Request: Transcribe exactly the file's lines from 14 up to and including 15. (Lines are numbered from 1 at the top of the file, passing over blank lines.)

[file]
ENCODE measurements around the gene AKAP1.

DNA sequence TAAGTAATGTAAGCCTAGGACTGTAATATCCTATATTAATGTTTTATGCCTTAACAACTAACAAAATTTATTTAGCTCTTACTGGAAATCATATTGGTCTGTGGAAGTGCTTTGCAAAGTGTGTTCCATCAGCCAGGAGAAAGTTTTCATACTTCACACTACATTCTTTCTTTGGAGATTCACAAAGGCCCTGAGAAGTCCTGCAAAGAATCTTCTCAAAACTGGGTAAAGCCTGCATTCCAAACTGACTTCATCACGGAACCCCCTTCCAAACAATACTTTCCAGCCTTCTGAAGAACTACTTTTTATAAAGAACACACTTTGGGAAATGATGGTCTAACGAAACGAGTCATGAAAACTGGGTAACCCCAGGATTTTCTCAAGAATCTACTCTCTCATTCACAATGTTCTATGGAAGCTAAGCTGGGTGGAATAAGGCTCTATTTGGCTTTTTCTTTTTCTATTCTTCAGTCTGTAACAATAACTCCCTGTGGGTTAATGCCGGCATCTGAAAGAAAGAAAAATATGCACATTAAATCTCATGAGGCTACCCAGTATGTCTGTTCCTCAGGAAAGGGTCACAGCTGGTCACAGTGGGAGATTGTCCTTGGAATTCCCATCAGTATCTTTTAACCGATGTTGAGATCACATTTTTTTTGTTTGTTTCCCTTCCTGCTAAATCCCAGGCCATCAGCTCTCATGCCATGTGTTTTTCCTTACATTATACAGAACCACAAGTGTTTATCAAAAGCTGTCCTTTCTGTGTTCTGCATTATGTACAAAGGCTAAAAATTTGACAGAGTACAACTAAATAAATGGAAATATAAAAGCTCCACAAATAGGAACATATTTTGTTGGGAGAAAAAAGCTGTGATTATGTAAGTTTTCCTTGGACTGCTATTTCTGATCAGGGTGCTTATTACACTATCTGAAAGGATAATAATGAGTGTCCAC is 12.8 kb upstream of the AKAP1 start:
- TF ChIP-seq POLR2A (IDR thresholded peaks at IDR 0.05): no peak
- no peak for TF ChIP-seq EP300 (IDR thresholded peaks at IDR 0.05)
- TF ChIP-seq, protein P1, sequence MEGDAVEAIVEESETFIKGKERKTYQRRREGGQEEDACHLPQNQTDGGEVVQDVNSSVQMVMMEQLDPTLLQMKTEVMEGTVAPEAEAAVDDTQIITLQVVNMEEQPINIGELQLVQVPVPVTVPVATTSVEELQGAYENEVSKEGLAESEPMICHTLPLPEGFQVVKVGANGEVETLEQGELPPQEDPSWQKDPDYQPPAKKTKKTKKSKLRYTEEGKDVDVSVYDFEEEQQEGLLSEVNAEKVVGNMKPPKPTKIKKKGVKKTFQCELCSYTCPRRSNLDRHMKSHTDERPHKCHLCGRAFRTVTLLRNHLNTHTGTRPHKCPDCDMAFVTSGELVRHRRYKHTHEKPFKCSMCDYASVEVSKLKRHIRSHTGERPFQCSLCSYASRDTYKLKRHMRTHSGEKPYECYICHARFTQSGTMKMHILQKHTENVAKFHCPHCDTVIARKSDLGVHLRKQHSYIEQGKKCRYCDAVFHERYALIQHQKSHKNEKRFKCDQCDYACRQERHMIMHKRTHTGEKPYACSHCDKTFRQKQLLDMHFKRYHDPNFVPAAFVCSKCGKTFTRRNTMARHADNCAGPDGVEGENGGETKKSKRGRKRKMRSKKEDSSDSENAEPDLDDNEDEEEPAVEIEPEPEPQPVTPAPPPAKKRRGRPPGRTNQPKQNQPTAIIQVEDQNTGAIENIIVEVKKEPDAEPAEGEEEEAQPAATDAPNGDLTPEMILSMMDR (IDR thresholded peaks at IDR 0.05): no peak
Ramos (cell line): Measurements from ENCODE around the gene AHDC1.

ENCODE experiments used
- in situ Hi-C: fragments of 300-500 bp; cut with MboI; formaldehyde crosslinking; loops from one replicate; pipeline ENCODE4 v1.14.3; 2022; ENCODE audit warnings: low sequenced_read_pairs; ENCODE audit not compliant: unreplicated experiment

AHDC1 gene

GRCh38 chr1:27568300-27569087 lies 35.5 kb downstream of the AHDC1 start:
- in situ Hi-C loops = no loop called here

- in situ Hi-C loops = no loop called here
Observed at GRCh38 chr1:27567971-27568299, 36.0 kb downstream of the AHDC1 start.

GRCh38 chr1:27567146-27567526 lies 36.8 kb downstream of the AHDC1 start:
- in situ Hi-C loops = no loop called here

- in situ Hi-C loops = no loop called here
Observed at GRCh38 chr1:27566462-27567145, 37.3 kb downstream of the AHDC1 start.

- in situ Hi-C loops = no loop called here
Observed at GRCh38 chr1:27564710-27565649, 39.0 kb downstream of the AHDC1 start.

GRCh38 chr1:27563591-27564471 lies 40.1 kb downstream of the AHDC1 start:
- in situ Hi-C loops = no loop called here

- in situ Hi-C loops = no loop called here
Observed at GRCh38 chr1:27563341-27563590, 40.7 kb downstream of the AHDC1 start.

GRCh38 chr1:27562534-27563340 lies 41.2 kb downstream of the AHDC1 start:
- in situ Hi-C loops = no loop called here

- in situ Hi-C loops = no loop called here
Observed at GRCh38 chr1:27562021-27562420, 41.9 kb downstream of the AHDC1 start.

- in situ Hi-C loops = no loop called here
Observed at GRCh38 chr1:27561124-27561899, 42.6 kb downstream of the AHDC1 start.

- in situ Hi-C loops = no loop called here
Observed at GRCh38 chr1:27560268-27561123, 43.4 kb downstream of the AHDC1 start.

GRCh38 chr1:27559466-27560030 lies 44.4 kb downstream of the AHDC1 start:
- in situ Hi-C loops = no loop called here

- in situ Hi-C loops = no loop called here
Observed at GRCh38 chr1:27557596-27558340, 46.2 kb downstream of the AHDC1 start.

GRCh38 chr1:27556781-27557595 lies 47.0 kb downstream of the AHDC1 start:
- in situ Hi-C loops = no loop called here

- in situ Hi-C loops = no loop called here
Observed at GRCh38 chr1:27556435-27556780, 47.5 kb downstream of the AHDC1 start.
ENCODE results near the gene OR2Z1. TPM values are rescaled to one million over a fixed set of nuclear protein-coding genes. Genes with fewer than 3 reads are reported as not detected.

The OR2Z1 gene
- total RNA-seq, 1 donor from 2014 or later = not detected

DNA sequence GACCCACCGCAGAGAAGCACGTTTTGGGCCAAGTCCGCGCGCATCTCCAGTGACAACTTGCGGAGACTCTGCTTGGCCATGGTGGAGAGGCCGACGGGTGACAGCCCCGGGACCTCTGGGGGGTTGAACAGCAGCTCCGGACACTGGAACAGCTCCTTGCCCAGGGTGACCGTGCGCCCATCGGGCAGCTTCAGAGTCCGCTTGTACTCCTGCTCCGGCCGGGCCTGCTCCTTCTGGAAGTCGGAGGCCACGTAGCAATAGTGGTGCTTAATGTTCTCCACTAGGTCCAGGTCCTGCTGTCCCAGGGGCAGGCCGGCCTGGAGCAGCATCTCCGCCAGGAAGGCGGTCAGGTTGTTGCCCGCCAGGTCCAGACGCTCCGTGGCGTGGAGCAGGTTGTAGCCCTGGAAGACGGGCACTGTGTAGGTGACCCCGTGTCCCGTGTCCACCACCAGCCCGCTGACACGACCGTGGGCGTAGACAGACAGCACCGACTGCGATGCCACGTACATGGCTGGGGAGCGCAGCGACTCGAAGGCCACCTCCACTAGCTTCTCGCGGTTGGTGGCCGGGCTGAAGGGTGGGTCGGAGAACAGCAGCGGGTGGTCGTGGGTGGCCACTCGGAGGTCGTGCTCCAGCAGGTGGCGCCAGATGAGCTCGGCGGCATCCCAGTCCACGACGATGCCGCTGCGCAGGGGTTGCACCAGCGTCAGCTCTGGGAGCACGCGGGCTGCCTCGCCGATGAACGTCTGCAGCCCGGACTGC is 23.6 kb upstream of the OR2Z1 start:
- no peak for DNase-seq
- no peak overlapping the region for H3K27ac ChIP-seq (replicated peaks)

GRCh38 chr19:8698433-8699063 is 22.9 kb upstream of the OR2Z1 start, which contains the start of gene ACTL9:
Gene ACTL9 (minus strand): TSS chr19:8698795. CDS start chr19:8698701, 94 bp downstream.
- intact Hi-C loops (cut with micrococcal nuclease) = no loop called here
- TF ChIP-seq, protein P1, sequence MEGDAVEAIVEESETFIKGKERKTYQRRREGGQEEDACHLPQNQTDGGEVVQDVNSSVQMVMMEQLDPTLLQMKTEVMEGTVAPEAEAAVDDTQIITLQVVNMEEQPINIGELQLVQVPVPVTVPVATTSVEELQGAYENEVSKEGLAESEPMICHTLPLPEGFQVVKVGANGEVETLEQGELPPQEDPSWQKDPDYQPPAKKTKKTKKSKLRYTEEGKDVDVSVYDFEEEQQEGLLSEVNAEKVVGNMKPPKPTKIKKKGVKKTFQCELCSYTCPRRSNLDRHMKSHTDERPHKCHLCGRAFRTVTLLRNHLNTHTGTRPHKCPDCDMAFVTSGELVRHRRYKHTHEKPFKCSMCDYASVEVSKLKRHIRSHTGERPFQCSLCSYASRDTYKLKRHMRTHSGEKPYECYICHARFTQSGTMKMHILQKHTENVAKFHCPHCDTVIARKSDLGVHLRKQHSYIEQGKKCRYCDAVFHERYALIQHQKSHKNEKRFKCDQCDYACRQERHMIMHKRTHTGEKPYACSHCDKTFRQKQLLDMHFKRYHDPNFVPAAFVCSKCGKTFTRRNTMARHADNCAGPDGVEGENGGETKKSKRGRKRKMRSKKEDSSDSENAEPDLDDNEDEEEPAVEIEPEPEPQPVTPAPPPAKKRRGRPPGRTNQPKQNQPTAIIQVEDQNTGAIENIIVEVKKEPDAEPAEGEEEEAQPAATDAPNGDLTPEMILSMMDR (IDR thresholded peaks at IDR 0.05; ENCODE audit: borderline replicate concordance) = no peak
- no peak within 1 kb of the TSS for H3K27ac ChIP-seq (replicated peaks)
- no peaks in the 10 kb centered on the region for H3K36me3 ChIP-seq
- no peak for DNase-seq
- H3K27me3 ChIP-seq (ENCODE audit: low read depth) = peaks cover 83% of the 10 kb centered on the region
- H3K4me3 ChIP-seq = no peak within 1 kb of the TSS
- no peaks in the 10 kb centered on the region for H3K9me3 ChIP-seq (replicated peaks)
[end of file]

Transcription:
GRCh38 chr1:27567146-27567526 lies 36.8 kb downstream of the AHDC1 start:
- in situ Hi-C loops = no loop called here